Based on Realty Income's $2.82 in dividends per share that will be paid out this year, Realty Income's dividend payout ratio will be in the high-70% range. Considering how Realty Income's AFFO per share has held up in the past, this is a nice buffer and suggests that Realty Income's 4.1% yield is quite safe going forward. The financial structure of REITs means their dividends are still quite safe with payout ratios in the high-70% range.

And at 19 times this year's AFFO per share, Realty Income stock is attractively priced given its quality. Overall, Realty Income is a monthly dividend payer that's worthy of being added to an income portfolio.

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Image source: Getty Images.

2. Vici Properties

Similar to Realty Income, Vici Properties is a triple-net lease REIT. Vici Properties is also about the same size as Realty Income, although with a smaller $18 billion market cap.

Unlike Realty Income, which owned 6,761 properties in the U.S., Puerto Rico, and the U.K. as of Q2 2021, Vici Properties owns far fewer total properties, but each is much larger. Vici Properties currently owns 48 million-plus square feet of real estate across 28 experiential properties (i.e., casinos, hotels, and golf courses) in 17 markets throughout the United States. These properties include the world-famous Caesars Palace, as well as Harrah's Las Vegas.

There are several things about Vici Properties that stand out as especially impressive.

In addition to tenants covering all of the expenses incurred by Vici Properties' real estate portfolio and the monthly base rent checks, Vici Properties boasts an industry-leading weighted average lease term (WALT), and it's not even close. Vici Properties' WALT is 34.2 years, which means when adjusting lease terms by their annualized base rent, the average lease term is more than three decades. The next triple-net lease REIT is Essential Properties Realty Trust with a WALT of 14.3. Needless to say, this gives Vici Properties a tremendous amount of earnings stability.

And if that wasn't enough, Vici Properties possesses a flawless 100% occupancy rate.

Vici Properties also benefits from financially strong tenants such as Caesars Entertainment and Penn National Gaming. This allowed Vici Properties to collect literally 100% of its rent last year despite Las Vegas casinos (where over 40% of Vici Properties' rent originates) being shut down for nearly three months due to COVID-19.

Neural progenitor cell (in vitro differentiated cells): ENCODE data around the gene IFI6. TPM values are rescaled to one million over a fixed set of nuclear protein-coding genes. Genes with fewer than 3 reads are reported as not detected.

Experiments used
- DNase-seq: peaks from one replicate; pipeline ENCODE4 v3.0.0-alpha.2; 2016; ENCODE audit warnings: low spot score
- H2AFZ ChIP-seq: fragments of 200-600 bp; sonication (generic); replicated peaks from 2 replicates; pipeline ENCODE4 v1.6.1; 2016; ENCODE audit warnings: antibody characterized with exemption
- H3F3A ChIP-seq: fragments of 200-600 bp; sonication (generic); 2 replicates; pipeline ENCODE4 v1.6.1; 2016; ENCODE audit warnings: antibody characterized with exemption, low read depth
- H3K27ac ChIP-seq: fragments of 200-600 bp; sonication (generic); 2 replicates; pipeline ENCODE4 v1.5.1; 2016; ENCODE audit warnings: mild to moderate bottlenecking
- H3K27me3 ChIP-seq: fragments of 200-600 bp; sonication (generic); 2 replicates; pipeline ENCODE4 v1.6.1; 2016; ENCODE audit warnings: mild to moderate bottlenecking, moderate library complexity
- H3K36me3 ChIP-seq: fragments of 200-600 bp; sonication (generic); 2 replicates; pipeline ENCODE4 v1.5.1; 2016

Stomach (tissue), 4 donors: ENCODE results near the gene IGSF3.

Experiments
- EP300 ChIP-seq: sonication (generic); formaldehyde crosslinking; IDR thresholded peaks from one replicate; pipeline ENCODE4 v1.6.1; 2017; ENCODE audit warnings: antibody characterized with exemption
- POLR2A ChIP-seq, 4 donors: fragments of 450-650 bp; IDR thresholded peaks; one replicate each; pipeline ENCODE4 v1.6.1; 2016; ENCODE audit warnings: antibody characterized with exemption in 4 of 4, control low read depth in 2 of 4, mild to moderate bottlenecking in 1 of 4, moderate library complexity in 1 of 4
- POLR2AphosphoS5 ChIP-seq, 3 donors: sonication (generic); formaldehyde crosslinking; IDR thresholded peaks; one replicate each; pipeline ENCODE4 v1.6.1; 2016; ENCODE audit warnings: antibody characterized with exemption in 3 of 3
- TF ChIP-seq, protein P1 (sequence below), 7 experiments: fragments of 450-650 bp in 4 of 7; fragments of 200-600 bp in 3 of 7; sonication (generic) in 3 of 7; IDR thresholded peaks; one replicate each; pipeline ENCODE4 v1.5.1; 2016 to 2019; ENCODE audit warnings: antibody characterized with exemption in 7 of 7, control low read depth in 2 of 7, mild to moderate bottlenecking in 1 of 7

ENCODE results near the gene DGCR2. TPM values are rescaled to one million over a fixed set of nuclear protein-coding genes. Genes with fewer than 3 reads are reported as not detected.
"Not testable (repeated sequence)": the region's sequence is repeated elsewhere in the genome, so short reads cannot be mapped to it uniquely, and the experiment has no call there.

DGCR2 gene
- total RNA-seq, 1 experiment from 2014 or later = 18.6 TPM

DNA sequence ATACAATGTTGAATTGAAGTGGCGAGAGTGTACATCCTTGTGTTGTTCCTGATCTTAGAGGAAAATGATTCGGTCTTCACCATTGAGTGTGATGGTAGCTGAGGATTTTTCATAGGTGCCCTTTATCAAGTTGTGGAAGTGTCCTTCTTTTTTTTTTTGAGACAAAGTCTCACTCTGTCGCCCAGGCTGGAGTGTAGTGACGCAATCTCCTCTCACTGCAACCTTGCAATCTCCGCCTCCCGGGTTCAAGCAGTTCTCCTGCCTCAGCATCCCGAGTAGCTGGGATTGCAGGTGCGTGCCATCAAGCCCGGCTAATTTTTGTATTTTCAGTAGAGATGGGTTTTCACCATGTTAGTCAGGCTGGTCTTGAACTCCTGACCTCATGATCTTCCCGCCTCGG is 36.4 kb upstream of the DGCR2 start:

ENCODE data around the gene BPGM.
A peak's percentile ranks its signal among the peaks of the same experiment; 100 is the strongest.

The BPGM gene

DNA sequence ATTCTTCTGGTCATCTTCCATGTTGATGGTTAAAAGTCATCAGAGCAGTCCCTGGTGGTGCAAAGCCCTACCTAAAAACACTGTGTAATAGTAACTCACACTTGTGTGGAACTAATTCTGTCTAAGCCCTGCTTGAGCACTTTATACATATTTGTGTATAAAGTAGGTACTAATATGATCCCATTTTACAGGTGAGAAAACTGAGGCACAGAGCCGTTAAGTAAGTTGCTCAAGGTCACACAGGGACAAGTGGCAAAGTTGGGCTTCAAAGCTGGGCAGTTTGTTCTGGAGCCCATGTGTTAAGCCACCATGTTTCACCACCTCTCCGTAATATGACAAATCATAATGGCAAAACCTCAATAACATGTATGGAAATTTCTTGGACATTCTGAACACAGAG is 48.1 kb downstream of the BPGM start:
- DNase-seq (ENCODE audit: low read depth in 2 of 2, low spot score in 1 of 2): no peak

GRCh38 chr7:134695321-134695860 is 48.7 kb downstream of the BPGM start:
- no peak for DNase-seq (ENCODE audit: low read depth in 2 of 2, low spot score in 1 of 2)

As a result of these noteworthy strengths, Vici Properties' AFFO per share surged 10.8% from $1.48 in 2019 to $1.64 in 2020. This is during a time when many REITs saw their AFFO barely grow or even somewhat decline, which is a testament to the business models of Vici Properties and its tenants.

As the economy continues to recover from the pandemic and Vici Properties' continues to expand its holdings, management said it believes that AFFO per share growth will ramp up even more in 2021. Vici Properties' recent forecast of $1.82 to $1.87 in AFFO per share for this year would equate to a blistering 11% to 14% year-over-year growth rate compared to 2020.

This promising growth outlook explains why Vici Properties hiked its dividend by 9.1% last month, along with the announcement that it was acquiring MGM Growth Properties (MGP) in a $17.2 billion deal. With an AFFO payout ratio that will fall in the low- to mid-70% range this year, investors can rest assured that Vici Properties' 4.8% dividend yield isn't a high-yield mirage.

And at a price-to-AFFO multiple of approximately 16 for this year, Vici Properties offers investors a well-covered near-5% yield with strong growth potential at a reasonable stock price.

Kody Kester owns shares of Realty Income and VICI Properties Inc. The Motley Fool owns shares of and recommends Berkshire Hathaway (B shares). The Motley Fool recommends MGM Growth Properties (Class A) and recommends the following options: long January 2023 $200 calls on Berkshire Hathaway (B shares), short January 2023 $200 puts on Berkshire Hathaway (B shares), and short January 2023 $265 calls on Berkshire Hathaway (B shares). The Motley Fool has a disclosure policy.